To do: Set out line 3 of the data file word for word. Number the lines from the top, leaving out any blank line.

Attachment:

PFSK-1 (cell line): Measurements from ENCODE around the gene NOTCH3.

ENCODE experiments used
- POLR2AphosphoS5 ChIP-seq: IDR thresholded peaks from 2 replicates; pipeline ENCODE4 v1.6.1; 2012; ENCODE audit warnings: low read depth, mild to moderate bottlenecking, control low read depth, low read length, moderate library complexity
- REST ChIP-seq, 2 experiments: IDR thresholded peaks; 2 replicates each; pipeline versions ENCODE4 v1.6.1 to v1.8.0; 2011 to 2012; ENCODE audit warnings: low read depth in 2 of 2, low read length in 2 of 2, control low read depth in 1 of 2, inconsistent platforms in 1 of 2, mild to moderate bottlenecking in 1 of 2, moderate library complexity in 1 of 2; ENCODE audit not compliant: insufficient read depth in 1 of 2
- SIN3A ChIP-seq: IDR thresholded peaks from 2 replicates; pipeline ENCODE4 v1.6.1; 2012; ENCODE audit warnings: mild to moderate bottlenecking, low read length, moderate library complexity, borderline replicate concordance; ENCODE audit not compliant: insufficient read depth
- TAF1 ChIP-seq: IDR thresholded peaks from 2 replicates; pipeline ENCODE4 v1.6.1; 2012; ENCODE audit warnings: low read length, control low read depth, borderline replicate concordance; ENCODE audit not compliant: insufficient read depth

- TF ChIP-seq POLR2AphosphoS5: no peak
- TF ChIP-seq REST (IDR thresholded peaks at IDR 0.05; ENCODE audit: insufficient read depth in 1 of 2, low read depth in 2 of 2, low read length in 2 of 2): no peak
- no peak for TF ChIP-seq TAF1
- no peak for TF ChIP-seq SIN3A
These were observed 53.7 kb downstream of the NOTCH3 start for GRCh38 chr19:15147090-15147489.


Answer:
- POLR2AphosphoS5 ChIP-seq: IDR thresholded peaks from 2 replicates; pipeline ENCODE4 v1.6.1; 2012; ENCODE audit warnings: low read depth, mild to moderate bottlenecking, control low read depth, low read length, moderate library complexity